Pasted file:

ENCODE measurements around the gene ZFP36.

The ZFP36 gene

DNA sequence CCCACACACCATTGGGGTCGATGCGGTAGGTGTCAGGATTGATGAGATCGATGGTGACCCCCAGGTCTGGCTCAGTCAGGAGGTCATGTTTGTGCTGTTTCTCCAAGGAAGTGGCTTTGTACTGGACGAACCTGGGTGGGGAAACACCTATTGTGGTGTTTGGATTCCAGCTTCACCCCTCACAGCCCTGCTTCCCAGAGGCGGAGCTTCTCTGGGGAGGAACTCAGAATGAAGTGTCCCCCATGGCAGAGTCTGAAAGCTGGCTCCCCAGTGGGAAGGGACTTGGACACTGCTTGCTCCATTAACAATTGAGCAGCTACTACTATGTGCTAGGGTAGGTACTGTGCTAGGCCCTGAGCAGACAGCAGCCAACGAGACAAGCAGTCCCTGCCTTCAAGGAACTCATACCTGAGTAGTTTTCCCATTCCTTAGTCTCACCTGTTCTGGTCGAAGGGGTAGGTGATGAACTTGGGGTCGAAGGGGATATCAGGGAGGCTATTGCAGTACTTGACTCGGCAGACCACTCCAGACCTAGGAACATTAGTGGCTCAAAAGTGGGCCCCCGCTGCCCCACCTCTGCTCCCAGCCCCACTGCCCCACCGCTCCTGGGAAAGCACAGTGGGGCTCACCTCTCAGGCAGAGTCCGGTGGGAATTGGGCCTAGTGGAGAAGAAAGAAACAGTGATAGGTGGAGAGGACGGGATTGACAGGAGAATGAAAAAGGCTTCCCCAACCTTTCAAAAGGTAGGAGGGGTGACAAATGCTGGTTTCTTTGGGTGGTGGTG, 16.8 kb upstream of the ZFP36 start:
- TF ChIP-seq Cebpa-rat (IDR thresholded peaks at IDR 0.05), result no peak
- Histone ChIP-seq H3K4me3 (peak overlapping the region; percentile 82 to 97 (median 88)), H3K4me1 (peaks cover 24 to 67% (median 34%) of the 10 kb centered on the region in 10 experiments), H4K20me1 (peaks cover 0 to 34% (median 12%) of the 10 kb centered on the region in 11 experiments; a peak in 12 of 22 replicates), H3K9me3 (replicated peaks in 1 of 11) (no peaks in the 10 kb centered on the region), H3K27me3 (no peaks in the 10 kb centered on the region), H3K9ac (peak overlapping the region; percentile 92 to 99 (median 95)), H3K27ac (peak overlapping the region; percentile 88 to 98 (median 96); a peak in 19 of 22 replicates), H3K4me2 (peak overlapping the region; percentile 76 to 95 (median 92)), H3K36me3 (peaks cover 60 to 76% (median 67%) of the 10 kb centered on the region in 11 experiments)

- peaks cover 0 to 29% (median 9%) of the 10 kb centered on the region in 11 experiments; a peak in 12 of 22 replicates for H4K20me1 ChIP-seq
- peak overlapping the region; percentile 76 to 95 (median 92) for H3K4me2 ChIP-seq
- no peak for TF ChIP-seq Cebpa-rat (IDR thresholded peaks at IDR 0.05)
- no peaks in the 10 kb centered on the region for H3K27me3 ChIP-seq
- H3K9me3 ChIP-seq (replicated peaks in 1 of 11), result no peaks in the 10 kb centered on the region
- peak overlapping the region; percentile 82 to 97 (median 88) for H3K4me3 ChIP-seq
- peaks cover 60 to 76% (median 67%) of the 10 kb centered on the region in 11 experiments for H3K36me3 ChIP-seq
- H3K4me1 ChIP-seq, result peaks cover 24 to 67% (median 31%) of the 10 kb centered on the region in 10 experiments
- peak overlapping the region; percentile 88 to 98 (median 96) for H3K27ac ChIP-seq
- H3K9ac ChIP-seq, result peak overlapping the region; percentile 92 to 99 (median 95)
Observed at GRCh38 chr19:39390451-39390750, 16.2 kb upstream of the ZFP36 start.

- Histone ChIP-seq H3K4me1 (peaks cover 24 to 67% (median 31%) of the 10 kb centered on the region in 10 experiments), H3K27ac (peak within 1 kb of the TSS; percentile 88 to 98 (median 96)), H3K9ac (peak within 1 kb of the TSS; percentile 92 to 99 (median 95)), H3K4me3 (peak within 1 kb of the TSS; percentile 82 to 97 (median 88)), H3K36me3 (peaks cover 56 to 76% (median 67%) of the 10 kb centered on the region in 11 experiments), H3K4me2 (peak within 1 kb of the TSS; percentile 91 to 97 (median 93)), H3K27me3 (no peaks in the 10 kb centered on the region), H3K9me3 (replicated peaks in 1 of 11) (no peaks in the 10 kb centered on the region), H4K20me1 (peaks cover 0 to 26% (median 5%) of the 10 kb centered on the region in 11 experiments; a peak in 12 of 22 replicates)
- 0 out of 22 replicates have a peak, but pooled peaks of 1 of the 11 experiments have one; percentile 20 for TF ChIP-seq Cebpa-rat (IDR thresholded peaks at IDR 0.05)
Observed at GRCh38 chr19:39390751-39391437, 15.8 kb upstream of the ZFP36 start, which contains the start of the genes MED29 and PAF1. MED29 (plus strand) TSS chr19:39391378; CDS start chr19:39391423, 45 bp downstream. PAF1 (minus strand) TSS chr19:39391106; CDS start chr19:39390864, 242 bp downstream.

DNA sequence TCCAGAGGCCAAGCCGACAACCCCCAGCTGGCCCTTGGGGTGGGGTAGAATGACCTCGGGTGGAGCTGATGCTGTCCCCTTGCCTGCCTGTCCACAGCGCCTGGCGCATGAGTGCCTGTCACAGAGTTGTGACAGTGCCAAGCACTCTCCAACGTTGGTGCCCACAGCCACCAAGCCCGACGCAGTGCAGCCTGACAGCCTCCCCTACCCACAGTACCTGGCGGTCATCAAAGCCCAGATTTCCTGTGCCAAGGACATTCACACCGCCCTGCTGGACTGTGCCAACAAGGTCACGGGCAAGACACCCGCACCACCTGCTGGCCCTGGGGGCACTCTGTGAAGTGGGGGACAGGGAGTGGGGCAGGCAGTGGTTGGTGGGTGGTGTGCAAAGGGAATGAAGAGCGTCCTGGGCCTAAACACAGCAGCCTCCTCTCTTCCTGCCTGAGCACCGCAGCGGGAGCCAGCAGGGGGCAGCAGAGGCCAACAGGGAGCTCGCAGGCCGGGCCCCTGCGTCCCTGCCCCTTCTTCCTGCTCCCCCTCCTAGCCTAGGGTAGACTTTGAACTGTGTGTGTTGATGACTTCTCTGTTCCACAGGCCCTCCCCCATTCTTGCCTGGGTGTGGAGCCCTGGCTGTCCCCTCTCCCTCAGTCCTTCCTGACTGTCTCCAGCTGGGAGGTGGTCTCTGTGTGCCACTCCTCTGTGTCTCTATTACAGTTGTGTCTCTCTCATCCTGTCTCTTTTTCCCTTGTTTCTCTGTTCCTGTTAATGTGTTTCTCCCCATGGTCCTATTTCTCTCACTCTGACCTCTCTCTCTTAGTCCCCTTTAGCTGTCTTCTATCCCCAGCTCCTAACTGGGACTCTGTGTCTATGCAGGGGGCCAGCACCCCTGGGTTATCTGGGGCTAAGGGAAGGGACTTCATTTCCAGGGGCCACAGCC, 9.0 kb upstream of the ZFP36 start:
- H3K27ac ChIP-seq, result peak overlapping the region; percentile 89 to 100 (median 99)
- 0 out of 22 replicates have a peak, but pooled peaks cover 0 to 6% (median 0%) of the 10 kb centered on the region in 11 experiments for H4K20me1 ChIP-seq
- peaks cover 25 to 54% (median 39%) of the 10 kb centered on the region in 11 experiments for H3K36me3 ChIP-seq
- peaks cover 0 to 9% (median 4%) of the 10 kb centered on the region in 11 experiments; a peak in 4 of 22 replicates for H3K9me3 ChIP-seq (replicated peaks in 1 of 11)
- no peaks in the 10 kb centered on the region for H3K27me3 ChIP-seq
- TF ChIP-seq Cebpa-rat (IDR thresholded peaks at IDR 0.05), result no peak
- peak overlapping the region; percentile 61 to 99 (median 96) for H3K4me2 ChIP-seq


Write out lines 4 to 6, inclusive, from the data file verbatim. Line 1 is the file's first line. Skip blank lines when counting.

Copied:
- TF ChIP-seq Cebpa-rat (IDR thresholded peaks at IDR 0.05), result no peak
- Histone ChIP-seq H3K4me3 (peak overlapping the region; percentile 82 to 97 (median 88)), H3K4me1 (peaks cover 24 to 67% (median 34%) of the 10 kb centered on the region in 10 experiments), H4K20me1 (peaks cover 0 to 34% (median 12%) of the 10 kb centered on the region in 11 experiments; a peak in 12 of 22 replicates), H3K9me3 (replicated peaks in 1 of 11) (no peaks in the 10 kb centered on the region), H3K27me3 (no peaks in the 10 kb centered on the region), H3K9ac (peak overlapping the region; percentile 92 to 99 (median 95)), H3K27ac (peak overlapping the region; percentile 88 to 98 (median 96); a peak in 19 of 22 replicates), H3K4me2 (peak overlapping the region; percentile 76 to 95 (median 92)), H3K36me3 (peaks cover 60 to 76% (median 67%) of the 10 kb centered on the region in 11 experiments)

- peaks cover 0 to 29% (median 9%) of the 10 kb centered on the region in 11 experiments; a peak in 12 of 22 replicates for H4K20me1 ChIP-seq